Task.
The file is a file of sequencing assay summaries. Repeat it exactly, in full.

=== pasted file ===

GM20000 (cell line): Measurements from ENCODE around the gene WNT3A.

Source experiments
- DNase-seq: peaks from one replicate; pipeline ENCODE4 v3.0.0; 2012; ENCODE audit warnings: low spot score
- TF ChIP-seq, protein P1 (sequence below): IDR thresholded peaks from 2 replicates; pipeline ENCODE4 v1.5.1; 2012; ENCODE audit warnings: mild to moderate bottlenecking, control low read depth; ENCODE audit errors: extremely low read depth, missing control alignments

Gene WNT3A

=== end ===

GM20000 (cell line): Measurements from ENCODE around the gene WNT3A.

Source experiments
- DNase-seq: peaks from one replicate; pipeline ENCODE4 v3.0.0; 2012; ENCODE audit warnings: low spot score
- TF ChIP-seq, protein P1 (sequence below): IDR thresholded peaks from 2 replicates; pipeline ENCODE4 v1.5.1; 2012; ENCODE audit warnings: mild to moderate bottlenecking, control low read depth; ENCODE audit errors: extremely low read depth, missing control alignments

Gene WNT3A